Although the concept of emulation existed before the prominence of video game consoles, the most common definition of it today within the context of gaming consists of running older games on platforms for which they were not originally designed without altering the games' source code. Unlike porting, revising a game's code so that it can run natively on another platform, the goal of emulation is generally to successfully simulate a platform for compatibility on different hardware. Despite the common association it has with the practice of illegally downloading copyrighted ROMs and ISOs, emulators themselves are legal under specific contexts, assuming no copyrighted information from the original manufacturer's hardware (ie: system BIOS files) is present in the coding without their permission.
Types of Emulation
Emulation can take place with the help of hardware, software, or a hybrid of the two in order to achieve desired results. The most common type of emulation found today is software emulation due to the proliferation of software emulators for both commercial purposes in services like GameTap and Xbox Live and private exploits in tandem with common programs found on the Internet. The aforementioned hardware and hybrid techniques can be more convenient and stable depending on the situation.
Hardware emulation requires the usage of tangible components to emulate a given platform. Prior to the current generation of consoles, typical uses of this method provided backwards compatibility with games of older systems, usually those of the same series. One example can be found with Nintendo's Game Boy, wherein more modern platforms like the Game Boy Color and Game Boy Advance contain the necessary components on their circuit boards necessary to run games from previous iterations. The Nintendo DS does this to a lesser extent, as it only comes with the means to play Game Boy Advance games.
A less mainstream use of hardware emulation can be found in the video game development industry, although this practice hasn't been common for several hardware generations due to the prominence of development kits, which outright provide native hardware along with the necessary development tools for a given platform.
Standard Features in Hardware Emulation
- Wide software compatibility library
- True to the original hardware's characteristics
- Few, if any, substantial alterations made to the hardware
- Complete transparency during emulation (user cannot tell emulation is being used)
Software emulation is typically employed in situations deemed impossible or impractical to use the actual hardware in the process of emulation. Therefore, programs used to emulate a platform usually have the central goal of ensuring the performance on the new console is identical to that found on the old console, at least on a superficial level. Although the PC is the most popular platform for software emulation, successful emulators have also been created on console and handheld platforms as well. Online services allowing one to play dated video games on more complex machines often use this form of emulation to deliver their content.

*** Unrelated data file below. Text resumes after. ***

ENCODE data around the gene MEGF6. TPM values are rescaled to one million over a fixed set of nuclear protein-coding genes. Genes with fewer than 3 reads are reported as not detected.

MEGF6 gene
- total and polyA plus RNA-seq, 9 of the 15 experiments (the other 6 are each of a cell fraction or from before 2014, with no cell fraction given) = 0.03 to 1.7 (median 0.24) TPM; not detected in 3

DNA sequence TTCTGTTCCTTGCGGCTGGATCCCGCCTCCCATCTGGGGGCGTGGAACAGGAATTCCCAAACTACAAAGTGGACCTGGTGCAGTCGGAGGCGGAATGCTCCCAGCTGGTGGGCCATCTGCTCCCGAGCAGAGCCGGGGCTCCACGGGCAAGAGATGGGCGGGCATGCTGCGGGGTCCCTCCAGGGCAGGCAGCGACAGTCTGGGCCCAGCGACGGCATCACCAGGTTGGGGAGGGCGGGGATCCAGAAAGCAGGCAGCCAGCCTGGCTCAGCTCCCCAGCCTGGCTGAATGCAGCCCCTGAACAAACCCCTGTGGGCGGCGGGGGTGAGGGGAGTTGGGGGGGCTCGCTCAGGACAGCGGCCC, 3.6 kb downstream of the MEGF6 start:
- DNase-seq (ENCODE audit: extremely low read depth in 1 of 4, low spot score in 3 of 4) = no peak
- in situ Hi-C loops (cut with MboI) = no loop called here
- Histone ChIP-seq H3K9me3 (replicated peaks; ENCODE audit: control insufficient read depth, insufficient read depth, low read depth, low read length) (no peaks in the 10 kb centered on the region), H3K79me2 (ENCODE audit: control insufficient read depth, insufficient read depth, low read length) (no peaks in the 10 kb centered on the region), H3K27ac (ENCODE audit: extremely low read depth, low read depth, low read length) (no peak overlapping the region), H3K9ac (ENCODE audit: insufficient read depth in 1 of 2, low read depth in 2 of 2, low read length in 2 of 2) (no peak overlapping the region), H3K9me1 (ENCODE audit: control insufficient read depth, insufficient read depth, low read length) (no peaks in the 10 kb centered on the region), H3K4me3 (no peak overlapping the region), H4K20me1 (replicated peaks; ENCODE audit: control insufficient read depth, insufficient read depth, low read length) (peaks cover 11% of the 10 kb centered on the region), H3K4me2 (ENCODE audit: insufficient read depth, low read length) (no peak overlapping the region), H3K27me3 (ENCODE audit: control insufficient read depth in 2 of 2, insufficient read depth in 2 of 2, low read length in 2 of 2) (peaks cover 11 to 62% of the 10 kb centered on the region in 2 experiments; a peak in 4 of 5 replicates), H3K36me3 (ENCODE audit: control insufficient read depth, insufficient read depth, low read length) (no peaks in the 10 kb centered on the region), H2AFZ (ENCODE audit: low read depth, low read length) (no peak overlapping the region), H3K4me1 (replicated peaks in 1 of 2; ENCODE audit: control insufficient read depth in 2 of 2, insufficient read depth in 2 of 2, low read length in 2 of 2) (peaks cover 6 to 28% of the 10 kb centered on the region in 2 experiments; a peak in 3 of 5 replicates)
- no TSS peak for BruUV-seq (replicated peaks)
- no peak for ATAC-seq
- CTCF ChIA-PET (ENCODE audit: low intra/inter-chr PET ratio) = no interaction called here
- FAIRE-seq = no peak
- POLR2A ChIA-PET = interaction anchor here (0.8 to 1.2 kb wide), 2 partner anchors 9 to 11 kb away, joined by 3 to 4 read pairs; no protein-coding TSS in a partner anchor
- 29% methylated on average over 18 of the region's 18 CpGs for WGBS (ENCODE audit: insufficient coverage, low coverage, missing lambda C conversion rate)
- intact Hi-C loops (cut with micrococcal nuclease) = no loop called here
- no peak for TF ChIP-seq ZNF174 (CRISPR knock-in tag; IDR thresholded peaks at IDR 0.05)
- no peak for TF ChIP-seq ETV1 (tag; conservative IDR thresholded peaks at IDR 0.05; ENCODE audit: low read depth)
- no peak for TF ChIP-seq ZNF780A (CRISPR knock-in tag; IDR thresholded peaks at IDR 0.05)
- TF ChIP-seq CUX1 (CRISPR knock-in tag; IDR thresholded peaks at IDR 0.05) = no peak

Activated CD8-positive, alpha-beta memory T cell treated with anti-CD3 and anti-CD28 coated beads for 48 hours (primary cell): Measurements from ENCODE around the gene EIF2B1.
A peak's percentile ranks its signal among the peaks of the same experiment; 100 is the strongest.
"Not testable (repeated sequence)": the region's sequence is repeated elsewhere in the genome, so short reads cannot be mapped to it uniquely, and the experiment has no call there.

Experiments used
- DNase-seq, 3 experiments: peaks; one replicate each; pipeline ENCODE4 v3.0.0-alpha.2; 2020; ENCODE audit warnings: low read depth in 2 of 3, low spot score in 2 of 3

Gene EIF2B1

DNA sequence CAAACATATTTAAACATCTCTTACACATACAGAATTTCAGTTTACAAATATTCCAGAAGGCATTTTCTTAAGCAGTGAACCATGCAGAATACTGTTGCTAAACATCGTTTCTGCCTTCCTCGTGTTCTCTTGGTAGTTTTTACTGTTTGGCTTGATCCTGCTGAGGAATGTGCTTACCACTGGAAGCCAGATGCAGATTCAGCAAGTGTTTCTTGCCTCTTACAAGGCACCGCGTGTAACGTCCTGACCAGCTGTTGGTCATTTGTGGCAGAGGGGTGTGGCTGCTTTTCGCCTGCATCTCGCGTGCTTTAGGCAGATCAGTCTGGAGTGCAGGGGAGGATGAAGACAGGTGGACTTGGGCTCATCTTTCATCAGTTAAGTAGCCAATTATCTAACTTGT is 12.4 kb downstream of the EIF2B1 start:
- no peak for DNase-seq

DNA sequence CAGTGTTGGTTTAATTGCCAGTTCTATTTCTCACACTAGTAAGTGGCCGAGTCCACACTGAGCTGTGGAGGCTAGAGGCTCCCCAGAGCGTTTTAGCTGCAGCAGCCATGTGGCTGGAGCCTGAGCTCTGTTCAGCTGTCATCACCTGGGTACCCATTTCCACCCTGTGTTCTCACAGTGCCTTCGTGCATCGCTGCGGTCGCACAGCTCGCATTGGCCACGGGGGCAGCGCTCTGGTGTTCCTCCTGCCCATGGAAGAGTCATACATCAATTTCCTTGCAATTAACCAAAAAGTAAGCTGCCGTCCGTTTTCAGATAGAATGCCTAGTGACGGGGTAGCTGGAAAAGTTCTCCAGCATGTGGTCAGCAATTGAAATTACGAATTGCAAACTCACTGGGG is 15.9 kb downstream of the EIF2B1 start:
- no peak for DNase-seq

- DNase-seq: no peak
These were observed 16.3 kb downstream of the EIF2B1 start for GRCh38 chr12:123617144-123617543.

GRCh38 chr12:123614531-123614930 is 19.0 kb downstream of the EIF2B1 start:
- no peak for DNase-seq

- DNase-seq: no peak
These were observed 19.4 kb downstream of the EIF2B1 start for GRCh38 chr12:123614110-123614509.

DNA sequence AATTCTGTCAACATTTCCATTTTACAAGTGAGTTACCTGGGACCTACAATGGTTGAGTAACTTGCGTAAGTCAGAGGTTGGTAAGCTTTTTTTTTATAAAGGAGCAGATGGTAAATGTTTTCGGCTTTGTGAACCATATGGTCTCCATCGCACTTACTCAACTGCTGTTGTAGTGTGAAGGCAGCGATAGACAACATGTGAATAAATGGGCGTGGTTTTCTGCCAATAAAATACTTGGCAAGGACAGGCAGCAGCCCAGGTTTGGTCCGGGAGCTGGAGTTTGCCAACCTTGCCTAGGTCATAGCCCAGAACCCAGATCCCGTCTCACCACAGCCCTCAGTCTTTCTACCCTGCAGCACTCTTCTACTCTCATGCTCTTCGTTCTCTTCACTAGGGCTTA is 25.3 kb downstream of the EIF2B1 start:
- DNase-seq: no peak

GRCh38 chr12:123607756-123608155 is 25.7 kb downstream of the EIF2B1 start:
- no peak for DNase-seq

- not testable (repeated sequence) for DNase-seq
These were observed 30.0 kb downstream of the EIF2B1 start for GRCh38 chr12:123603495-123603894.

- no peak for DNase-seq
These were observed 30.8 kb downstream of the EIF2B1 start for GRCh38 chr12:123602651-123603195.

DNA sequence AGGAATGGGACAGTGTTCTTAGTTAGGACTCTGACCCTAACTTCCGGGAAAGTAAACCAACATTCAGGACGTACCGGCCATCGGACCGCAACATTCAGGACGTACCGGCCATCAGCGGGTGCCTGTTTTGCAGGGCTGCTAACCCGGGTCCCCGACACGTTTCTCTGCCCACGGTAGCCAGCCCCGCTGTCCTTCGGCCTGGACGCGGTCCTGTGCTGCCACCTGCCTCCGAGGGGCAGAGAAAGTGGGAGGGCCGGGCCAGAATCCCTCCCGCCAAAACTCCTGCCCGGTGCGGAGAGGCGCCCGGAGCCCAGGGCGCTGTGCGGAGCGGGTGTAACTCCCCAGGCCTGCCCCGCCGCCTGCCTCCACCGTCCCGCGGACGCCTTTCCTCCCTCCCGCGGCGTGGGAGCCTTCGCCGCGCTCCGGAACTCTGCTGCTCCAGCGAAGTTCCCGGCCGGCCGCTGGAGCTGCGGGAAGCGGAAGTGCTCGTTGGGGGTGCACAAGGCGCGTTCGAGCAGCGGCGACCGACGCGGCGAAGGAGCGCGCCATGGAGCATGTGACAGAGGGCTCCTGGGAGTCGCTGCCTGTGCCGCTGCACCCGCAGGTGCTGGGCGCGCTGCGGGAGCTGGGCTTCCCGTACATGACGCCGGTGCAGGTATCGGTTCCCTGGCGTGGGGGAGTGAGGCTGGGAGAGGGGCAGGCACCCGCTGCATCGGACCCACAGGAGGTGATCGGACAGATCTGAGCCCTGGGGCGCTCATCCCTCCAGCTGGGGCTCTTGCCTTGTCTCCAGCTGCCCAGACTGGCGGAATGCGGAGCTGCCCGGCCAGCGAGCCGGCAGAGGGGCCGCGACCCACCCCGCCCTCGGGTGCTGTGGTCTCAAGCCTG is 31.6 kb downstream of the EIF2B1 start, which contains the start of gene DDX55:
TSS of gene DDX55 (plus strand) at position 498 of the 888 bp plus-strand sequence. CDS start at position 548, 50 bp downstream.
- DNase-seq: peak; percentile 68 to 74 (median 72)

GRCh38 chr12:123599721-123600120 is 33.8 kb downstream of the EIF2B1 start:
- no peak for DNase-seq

In development situations, software emulators may be among the only tools at a developer's disposal until hardware-oriented development kits arrive. This most commonly happens while games are being designed for a new generation of consoles whose parts may not yet be entirely finalized. For those instances, development of a game typically takes place with the hypothetical limits of a proposed specification being kept in mind; tweaks are then made after finalized hardware and software development kits arrive.
In the current generation of consoles, the Xbox 360, the Wii's Virtual Console, and certain revisions of the PlayStation 3 use software emulation in order to have backwards compatibility with previous systems. On the Xbox 360, software emulation is used because none of the original Xbox's hardware is present on the console and those games must be emulated individually. (Games employing the same engine, however, require less fine-tuning due to similar internal structures.) On certain models of the Playstation 3, software emulation is cheaper to utilize. One major caveat of using software emulation on consoles in such a manner is that the quality of emulation varies depending on the game being played. While some work as they would on their native platforms, noticeable issues are often found; the result of how the emulation is being performed. The programming designs of emulators can also greatly influence their performance, as results can vary wildly depending on the purposes in mind for the emulator as well as their implementation. (Emulators designed only for specific games are often notorious for being problematic if used for unintended games. Software emulation on the Wii, however, isn't limited to past Nintendo consoles exclusively, as games from the Neo Geo, Sega Master System, Sega Genesis, and others are available.
The only handheld system in the current generation that officially uses a software emulator is Sony's PlayStation Portable. Despite being designed to run downloadable PlayStation games purchased from the PlayStation Store, the emulator itself is capable of running other games unofficially with mixed results.
Standard Features in Software Emulation
- Save states are typically included as part of the software, allowing users to save their progress at any point in a game, including ones for which the developer might not typically allow, and reload at that same point
- Accessory emulation, although this is much more common with unofficial emulators
- For disc-based systems, reduced load times if the game is directly stored on the hard drive
Many times the decision is made to implement features employed by both software and hardware emulation. Sony's PlayStation 2, as well as early releases of the PlayStation 3, are the most widely recognizable examples of this type of emulation, as they both contain the internal hardware from older systems required to run their respective games while still using enhancement software. These enhancements tend to be simple graphical improvements such as upscaling and antialiasing.
Standard Features in an Emulation Hybrid
- Reliable software compatibility with accurate emulation
- Able to add superficial enhancements via software which may not be possible with solely the hardware
Over the years, emulators have risen in popularity due to a variety of factors. While some of the ideals behind them have become mainstream practices since their inception, others have drawn controversy in various online communities and as such remain debated topics in specific circles. Misinterpretation, societal perception, and personal beliefs of Free Use laws cause controversy in emulation circles around the net.